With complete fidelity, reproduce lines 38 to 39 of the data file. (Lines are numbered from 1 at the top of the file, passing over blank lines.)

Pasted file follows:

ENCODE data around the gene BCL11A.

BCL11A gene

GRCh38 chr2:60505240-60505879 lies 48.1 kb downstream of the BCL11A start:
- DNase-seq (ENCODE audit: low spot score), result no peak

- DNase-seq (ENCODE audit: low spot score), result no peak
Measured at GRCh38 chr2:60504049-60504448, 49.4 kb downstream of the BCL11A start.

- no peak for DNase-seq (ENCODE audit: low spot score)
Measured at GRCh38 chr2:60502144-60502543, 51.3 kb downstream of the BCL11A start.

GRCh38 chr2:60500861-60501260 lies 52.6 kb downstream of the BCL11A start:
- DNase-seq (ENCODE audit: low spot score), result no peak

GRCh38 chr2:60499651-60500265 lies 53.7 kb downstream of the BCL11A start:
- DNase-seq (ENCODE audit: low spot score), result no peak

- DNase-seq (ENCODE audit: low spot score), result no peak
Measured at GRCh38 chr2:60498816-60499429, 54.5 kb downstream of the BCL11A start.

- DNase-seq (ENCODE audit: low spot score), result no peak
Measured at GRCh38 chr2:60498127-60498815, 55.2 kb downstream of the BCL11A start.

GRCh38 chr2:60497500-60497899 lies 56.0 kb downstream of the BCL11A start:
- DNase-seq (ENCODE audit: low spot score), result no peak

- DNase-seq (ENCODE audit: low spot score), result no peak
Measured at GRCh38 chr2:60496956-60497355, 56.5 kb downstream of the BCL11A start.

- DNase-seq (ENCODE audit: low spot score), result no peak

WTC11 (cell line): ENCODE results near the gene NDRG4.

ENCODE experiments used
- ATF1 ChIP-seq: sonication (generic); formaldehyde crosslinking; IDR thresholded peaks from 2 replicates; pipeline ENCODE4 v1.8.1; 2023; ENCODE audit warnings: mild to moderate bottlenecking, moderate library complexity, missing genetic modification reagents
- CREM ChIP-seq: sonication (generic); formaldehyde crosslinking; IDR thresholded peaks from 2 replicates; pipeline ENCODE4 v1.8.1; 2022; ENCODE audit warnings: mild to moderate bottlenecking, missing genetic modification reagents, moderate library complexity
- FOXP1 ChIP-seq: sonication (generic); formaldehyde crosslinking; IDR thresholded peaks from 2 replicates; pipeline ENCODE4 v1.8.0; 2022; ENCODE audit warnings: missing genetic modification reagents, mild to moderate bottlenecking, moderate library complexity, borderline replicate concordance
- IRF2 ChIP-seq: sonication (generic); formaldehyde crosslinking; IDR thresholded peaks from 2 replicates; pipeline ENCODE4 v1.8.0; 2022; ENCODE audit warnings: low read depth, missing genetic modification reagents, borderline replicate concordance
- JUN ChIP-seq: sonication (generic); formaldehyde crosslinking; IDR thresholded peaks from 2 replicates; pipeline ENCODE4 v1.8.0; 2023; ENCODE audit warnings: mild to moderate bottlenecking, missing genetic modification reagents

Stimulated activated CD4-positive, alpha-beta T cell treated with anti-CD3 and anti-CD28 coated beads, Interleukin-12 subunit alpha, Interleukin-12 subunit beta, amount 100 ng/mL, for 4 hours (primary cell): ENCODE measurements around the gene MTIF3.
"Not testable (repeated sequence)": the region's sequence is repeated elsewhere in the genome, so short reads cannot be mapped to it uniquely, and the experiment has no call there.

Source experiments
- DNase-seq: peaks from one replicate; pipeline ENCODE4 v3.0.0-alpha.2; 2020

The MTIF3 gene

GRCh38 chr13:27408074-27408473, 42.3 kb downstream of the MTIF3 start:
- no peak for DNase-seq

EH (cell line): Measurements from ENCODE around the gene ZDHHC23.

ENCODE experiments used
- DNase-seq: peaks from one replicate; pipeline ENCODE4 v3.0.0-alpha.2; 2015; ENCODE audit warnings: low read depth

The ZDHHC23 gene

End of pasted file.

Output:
- DNase-seq: peaks from one replicate; pipeline ENCODE4 v3.0.0-alpha.2; 2015; ENCODE audit warnings: low read depth

The ZDHHC23 gene